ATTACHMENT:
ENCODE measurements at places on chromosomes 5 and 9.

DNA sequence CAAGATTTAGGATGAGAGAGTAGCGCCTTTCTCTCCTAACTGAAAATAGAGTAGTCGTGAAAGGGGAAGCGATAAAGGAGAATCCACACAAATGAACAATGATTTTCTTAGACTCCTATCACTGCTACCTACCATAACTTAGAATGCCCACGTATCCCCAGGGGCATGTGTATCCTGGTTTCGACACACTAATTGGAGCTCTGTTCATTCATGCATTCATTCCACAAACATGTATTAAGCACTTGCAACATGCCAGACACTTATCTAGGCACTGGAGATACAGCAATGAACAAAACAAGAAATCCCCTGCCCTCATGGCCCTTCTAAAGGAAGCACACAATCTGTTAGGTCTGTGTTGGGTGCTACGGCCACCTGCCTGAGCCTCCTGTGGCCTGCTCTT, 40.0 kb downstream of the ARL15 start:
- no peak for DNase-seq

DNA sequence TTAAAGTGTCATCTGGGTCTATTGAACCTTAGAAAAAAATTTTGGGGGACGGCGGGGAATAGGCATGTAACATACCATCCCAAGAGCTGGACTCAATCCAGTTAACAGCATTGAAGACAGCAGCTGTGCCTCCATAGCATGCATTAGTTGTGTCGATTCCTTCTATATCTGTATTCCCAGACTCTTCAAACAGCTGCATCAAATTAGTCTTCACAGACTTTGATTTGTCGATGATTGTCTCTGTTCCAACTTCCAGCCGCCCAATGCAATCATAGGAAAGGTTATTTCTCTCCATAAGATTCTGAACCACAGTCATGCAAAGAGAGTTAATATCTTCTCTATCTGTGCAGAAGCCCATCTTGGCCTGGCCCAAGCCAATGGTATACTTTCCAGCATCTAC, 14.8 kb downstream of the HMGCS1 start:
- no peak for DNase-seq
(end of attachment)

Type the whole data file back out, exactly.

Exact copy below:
ENCODE measurements at places on chromosomes 5 and 9.

DNA sequence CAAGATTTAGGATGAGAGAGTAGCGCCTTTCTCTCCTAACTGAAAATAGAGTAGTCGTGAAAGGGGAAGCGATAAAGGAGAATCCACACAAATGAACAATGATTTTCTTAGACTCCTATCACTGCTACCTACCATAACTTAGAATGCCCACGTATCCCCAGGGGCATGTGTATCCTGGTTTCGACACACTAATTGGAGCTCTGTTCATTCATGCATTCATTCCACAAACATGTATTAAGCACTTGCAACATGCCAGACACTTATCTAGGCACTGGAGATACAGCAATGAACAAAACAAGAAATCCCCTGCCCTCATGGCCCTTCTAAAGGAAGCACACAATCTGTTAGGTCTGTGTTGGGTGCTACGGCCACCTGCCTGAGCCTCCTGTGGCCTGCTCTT, 40.0 kb downstream of the ARL15 start:
- no peak for DNase-seq

DNA sequence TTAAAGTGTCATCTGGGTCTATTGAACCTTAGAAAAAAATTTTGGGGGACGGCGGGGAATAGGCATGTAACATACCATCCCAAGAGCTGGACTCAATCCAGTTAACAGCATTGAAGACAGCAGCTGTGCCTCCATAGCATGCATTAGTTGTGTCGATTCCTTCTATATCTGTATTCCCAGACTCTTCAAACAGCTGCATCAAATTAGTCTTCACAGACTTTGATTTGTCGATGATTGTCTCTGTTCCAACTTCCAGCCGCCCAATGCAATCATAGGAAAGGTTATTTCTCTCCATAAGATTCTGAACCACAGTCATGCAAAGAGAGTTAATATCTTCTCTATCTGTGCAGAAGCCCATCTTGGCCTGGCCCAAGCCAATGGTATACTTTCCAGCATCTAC, 14.8 kb downstream of the HMGCS1 start:
- no peak for DNase-seq